HM Revenue and Customs' estate private finance deal eight years on - Public Accounts Committee Contents

1  Managing costs and benefits

1.  In 2001 the Inland Revenue and HM Customs & Excise (merged in 2005 to form HM Revenue & Customs (the Department)) signed a 20-year contract with Mapeley STEPS Contractor Limited, one of several companies in the Mapeley Group. Under the contract the Department transferred ownership and management of 60% of its estate to Mapeley.[2]

2.  The Department sold 132 freehold properties to Mapeley and now leases them back. Mapeley now manages these and 459 buildings the Department leases from other landlords, and provides facilities management and maintenance services to the Department in exchange for a fixed monthly payment (Figure 1).[3]Figure 1: Main features of the contract[4]
AT CONTRACT START The Department sold freehold buildings and assigned responsibility for managing leased buildings to Mapeley for a £220 million up-front payment and a further £150 million through reduced charges over the contract. 591 properties, mainly office accommodation, were transferred.
DURING THE CONTRACT The Department makes monthly payments to Mapeley to cover rent, facilities management, maintenance and debt costs. Mapeley provides fully-serviced accommodation and bears the associated risks.
INTENDED BENEFITS FOR THE DEPARTMENT The contract was intended to enable the Department to:

exit up to 60% of the estate and manage its accommodation according to business needs rather than fixed lease terms;

transfer day-to-day management of services;

transfer financial risks such as increased rents, and

share in windfall gains.

Source: National Audit Office

3.  At contract signature the estimated cost of the contract to the Department over its 20 years was £3.3 billion (2009 prices). By the end of 2008-09 the Department had paid 20% (£312 million) more than expected, and it now expects to pay £3.87 billion (2009 prices) over the 20 years. The increase related to changes in building specifications, increased provision of services and slower than expected use of the vacation allowances. While the Department had calculated expected annual costs and checks monthly invoices, it had not had strong processes for monitoring costs against initial models. It assured the Committee it would prepare an annual value for money assessment on the contract, including updates of costs against forecasts, potential liabilities and risks and available benefits.[5]

4.  The Department had not achieved value for money on the contract so far, as it had not obtained all the benefits available to date, and had no long term strategy for using the property vacation provisions in the contract. The Department can make savings by vacating properties using allowances in the contract which let it vacate defined amounts of space each year. These allowances enable it to exit buildings at a time of its choice rather than having to wait for lease breaks. Under the contract it can vacate 60% of the estate, 42% at no additional cost and 18% attracting compensation. The NAO estimated that if it had used all the allowances as soon as they became available under the contract, the Department could have saved £1.1 billion to £1.2 billion (2009 prices) over the life of the contract. Possible savings have now fallen by 25% to around £900 million (2009 prices) available over the 20 years.[6]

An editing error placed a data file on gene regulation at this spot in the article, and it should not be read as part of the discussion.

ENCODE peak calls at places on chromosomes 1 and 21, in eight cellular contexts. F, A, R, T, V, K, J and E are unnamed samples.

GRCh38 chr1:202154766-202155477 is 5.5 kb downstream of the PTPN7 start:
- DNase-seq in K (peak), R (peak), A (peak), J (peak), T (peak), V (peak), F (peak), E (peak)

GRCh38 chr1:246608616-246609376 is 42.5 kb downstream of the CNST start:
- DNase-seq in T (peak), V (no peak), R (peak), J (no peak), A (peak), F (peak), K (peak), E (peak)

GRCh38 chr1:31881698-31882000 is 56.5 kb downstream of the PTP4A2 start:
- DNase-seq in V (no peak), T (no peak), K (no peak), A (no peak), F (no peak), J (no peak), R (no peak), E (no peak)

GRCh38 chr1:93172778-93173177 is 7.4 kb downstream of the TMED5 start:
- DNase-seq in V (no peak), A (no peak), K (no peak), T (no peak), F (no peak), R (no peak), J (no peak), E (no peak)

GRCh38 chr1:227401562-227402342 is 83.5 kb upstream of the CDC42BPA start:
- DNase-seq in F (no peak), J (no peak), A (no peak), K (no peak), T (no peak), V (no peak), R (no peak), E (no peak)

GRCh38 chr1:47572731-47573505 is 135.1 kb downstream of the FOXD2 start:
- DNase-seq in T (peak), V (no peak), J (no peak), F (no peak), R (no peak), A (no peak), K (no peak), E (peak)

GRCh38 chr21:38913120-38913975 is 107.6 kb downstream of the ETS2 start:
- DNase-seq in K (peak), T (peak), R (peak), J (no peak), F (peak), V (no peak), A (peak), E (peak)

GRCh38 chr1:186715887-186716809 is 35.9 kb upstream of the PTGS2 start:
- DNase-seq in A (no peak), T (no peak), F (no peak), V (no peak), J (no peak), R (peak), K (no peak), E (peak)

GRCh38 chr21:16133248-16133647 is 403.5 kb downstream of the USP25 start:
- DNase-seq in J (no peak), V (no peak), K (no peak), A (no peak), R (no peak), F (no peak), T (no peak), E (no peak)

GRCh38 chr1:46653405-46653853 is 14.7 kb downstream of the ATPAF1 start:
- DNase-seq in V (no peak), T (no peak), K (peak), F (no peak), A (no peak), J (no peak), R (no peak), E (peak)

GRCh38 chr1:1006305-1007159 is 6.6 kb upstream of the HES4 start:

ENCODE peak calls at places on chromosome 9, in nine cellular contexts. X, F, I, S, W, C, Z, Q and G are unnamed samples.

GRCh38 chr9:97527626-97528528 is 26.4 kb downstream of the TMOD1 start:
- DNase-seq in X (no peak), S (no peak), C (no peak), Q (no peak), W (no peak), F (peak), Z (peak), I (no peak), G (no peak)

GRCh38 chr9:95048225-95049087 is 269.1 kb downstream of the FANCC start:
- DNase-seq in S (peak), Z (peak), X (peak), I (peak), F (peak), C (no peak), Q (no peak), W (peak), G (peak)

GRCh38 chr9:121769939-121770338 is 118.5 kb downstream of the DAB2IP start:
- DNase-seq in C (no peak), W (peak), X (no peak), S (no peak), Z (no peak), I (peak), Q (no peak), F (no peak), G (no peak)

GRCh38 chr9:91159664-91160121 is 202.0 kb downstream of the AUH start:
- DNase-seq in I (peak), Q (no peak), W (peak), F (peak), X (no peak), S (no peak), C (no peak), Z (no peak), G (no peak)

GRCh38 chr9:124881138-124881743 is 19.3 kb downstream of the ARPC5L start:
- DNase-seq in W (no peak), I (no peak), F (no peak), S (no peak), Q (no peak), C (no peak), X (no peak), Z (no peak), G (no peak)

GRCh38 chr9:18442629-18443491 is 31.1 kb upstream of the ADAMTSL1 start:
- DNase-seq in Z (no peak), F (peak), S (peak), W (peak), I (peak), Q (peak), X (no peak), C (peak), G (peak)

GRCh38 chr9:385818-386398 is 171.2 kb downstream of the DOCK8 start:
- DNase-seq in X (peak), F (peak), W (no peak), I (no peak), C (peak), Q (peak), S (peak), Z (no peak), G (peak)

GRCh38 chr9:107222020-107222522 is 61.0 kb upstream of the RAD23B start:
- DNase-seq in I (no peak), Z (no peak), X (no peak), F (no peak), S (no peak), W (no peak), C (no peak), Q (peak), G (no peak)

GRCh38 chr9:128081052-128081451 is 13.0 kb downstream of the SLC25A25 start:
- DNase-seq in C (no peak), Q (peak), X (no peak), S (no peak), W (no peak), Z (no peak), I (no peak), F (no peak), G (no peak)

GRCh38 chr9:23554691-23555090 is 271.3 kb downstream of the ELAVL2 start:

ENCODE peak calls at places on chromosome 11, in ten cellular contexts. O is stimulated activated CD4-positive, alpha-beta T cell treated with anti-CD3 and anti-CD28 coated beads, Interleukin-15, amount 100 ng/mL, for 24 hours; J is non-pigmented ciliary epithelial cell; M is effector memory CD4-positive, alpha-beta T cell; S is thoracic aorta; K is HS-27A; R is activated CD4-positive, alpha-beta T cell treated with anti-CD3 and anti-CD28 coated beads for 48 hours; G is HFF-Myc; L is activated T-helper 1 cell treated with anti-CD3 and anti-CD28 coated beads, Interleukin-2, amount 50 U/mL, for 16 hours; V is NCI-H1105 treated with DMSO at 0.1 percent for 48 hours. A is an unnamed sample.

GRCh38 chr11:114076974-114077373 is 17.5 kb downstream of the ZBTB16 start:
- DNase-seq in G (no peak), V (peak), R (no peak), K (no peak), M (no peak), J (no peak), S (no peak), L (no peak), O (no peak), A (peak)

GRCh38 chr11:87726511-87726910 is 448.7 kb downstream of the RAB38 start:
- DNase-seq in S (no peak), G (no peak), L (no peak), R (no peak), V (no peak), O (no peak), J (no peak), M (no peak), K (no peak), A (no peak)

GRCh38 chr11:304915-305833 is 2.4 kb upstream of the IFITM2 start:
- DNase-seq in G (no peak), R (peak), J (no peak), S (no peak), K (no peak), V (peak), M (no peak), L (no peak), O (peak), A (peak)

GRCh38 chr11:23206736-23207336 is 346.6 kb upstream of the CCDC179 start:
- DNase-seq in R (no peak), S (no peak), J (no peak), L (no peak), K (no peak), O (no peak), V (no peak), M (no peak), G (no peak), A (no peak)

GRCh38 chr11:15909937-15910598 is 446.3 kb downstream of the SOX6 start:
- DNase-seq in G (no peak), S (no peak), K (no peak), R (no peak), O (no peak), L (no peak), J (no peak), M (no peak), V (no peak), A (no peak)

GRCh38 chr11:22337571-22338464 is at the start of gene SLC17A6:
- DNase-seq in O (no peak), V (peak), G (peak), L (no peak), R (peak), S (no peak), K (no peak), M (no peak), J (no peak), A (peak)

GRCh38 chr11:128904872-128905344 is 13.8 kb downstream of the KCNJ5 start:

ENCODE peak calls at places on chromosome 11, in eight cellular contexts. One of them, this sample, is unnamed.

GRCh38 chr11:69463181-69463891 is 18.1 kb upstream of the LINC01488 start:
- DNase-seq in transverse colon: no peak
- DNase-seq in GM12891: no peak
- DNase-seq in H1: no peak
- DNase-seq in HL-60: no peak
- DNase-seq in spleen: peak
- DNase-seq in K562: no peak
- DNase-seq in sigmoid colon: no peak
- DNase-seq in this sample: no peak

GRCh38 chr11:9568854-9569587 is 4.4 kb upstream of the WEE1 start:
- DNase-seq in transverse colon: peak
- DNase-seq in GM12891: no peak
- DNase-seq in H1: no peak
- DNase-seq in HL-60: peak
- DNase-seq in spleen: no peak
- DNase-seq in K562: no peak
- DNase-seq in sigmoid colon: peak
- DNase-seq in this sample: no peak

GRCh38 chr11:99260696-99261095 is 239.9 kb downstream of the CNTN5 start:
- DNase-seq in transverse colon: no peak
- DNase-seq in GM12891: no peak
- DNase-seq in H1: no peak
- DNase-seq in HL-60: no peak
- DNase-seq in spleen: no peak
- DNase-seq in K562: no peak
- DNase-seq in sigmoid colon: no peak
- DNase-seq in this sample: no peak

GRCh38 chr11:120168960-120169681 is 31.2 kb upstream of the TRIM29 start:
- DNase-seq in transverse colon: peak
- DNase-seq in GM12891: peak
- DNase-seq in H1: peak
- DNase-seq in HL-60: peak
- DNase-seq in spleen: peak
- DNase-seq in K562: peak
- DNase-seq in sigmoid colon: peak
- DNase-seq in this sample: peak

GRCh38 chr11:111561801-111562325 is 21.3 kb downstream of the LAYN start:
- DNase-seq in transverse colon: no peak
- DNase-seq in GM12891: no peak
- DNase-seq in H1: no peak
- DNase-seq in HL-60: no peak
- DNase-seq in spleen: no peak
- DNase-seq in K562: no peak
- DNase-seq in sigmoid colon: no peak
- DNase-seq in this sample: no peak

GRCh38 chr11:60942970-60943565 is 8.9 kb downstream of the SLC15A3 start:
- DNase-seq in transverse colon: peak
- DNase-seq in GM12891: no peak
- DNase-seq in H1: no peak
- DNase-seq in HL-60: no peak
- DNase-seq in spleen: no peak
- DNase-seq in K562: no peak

5.  The Department did not have a strategic approach to obtaining value from the contract and had no plan in place from 2001. After the creation of HM Revenue & Customs in 2005, it developed in 2007 plans for its estate to March 2012. It carried out extensive consultation (including with staff, unions, local Members of Parliament and Mapeley) on whether to close 258 buildings and published the results in December 2008. In January 2010 it confirmed the 130 buildings it planned to close in 2010-11. It has no plans for closures beyond 2010-11, although more space would continue to become available for vacation under the terms of the contract. To make the most of remaining benefits available in the contract, the Department now needed to identify buildings for vacation in 2012 and beyond.[7]

6.  The recently announced closures affected some 3,150 staff. The Department has already agreed that 1,450 staff will transfer to other locations, and it has been discussing a range of severance options with the other staff. The Department incurs its own costs in closing offices, including accommodating staff elsewhere, and redundancy costs. It may also have to pay Mapeley compensation as set out in the contract, for some closures.[8] The Department has committed to keeping enquiry centres open in their current locations or nearby, which could involve partially vacating buildings and incurring costs to move the enquiry centres.[9]

2   C&AG's Report, paras 1 and 2.7 Back

3   C&AG's Report, para 2 Back

4   C&AG's Report, Figures 1 and 2 Back

5   Qq 31, 42, 84 and 87; C&AG Report, paras 1.3, 1.4 and 1.7, Figure 4 Back

6   Qq 3, 40 and 88; C&AG's Report, paras 2.5-2.6 and 2.21 Back

7   Qq 2-4, 54 and 94; C&AG's Report, paras 2.9 and 2.22 Back

8   Qq 69, 70-72, 76, 77 and 94 Back

9   Qq 78-80 Back

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Prepared 8 April 2010